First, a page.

By Rabbi Ariana Capptauber, Beth El Temple Harrisburg
Excerpted from Rabbi Capptauber’s Yom Kippur Sermon
Last month, I ran a 5k with the JCC. A few times a week, I do a two or three mile run on my own, but on those runs I often stop and walk at intervals. I’m in my own head, and whenever my concentration breaks, or I reach a block in the road, or I get tired, I stop running and walk.
But the JCC run was different. Surrounded by people I knew, my motivation spiked. I spotted adults jogging at a similar pace and tried to stay with them. I passed kids I knew dashing ahead or lagging behind and shouted words of encouragement. Toward the end I came upon community kid Joel Zilbering. Both of our motivation and speeds were lagging and to encourage him I taunted, “Come on, you’ve got to beat the rabbi!”
At that point the runner I had been following sped up, so I sped up too and raced her to the finish line. Running with community, surrounded by community, and for a communal cause motivated me to run faster, more consistently, and more joyfully than I ever do on my own.
This time of pandemic and quarantine, coupled with the accessibility of the internet, has us all more used to doing things alone. We work from home, learn from home, shop from home, worship from home, play games, and even attend social events from the comfort of our couches and kitchen tables. For a while this was a life-saving necessity and we were grateful for it. But as things began to open up this summer, many of us have been reticent to return to our old in-person ways of living.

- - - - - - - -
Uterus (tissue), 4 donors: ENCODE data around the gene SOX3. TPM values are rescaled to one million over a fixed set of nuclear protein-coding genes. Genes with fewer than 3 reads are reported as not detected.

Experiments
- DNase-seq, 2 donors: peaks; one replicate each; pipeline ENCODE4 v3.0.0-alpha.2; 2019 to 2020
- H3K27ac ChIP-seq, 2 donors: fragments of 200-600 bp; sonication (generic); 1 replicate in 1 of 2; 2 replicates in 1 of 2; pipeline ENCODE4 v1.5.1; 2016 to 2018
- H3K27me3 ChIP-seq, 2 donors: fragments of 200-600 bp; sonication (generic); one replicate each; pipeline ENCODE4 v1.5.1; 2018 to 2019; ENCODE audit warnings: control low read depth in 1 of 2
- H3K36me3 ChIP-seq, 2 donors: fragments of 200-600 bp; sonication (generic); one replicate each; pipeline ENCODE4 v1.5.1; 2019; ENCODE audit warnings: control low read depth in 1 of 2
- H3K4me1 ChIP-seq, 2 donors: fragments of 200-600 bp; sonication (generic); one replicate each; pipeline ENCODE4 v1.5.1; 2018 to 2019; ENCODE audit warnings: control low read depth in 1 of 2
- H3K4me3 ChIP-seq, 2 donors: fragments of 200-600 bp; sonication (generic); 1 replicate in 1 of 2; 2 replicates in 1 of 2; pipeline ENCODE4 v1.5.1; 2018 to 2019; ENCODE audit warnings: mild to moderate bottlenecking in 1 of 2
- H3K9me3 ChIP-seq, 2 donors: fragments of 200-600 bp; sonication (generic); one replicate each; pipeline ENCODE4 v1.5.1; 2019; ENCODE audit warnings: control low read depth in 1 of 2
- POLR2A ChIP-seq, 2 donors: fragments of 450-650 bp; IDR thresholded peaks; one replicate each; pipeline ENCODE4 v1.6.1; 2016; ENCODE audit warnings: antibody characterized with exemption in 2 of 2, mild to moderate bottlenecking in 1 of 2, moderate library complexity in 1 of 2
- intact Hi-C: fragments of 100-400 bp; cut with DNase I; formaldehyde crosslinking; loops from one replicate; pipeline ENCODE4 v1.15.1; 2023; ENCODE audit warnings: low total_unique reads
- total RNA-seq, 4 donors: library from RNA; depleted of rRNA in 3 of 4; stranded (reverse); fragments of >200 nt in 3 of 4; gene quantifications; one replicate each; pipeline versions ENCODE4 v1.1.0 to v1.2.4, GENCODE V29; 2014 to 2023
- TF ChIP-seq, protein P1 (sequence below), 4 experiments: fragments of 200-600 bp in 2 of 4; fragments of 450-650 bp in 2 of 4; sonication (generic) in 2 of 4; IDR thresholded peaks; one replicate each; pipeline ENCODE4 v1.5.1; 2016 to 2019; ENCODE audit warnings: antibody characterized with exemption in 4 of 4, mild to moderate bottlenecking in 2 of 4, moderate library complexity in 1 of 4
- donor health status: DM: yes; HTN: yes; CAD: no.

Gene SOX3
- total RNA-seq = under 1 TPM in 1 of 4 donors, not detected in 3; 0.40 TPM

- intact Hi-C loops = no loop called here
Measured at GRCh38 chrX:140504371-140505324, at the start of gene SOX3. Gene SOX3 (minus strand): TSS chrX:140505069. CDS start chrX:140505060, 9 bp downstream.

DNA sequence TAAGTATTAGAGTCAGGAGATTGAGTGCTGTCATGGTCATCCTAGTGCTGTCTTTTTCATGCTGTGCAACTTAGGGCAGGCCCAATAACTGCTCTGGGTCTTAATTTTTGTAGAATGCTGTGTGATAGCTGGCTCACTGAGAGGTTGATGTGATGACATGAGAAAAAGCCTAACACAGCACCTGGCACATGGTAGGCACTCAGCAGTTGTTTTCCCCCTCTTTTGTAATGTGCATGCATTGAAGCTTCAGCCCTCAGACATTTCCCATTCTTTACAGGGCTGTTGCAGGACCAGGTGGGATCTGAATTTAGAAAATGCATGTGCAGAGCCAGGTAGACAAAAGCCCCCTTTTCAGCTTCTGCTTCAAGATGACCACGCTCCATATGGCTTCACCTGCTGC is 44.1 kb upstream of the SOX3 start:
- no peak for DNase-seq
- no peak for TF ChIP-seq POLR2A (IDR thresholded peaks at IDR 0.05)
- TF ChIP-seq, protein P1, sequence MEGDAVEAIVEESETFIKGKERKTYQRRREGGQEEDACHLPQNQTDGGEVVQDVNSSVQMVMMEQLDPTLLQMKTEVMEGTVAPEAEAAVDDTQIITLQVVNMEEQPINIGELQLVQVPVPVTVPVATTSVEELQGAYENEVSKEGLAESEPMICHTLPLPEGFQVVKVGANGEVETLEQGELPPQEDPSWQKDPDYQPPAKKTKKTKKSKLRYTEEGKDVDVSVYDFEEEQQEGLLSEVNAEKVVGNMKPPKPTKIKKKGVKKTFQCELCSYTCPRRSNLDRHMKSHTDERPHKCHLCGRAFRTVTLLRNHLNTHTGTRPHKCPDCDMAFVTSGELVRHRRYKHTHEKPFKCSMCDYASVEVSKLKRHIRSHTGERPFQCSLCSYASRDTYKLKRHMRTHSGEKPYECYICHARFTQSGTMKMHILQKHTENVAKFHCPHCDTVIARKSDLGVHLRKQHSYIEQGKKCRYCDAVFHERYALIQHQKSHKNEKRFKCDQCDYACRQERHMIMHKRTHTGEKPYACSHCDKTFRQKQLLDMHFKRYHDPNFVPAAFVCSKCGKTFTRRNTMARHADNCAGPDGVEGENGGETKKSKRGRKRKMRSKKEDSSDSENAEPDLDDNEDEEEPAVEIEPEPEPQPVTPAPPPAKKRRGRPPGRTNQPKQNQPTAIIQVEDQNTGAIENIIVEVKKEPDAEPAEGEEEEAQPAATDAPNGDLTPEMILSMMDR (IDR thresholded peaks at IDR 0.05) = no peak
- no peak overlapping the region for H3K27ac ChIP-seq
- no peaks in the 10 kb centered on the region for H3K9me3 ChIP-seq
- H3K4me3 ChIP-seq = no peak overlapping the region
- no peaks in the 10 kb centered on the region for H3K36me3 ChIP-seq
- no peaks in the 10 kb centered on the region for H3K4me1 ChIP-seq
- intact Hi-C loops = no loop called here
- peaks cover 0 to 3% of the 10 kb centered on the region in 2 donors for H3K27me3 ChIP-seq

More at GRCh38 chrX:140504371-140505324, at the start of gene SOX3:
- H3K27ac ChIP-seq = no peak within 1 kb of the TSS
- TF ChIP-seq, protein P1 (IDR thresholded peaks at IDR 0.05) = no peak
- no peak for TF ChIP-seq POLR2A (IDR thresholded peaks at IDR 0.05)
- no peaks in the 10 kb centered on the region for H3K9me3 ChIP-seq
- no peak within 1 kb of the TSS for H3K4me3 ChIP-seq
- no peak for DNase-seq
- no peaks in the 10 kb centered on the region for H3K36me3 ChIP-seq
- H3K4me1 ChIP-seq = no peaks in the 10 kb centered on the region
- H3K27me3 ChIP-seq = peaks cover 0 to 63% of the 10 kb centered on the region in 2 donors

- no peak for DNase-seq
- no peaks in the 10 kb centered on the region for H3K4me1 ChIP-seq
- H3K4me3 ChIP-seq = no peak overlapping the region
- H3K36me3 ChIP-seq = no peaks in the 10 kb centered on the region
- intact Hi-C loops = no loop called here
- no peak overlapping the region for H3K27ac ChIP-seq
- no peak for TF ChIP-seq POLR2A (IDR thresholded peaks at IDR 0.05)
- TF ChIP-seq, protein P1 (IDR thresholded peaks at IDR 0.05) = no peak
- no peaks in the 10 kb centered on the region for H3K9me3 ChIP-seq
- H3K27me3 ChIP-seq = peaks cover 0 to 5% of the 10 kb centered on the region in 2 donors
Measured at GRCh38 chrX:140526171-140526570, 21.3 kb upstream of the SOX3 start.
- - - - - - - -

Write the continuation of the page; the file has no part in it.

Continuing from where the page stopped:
According to a recent study by the Pew Institute, while only 20 percent of the workforce worked from home before the pandemic, 71 percent did during the pandemic, and 54 percent say they would want to work from home after the pandemic ends. Storefronts close as people continue to buy everything online. Restaurants are shifting their business models as people do takeout instead of dining publicly. At Beth El we have continued to hold many classes and meetings online due to popular demand.
All of this is very convenient, allowing us to forgo our commutes and the need to wear pants, yet something is lost, too. Something essential. That something is community.
Collin Hansen put it aptly in a New York Times article this year, defending his Church’s decision to meet in a parking lot rather than online. He said, “Christians need to hear the babies crying in church. They need to see the reddened eyes of a friend across the aisle. They need to chat with the recovering drug addict who shows up early but still sits in the back row. They need to taste the bread and wine. My daughter needs to know the church members, even if it means wearing masks and setting up lawn chairs in a parking deck.”
Hansen captures something intangible about worshipping together in person, namely, the way we feel one another’s presence when we’re physically together. We can’t do that when other humans are two-dimensional talking heads, or sometimes just boxes with a name. We can’t notice and connect around three-dimensional needs, and thus we cannot care. That is why I have encouraged Beth El to hold services and classes and gatherings in person as often as it is safe to do so. Because we need each other. In 5782, we need to return to community. We need to come together, right now.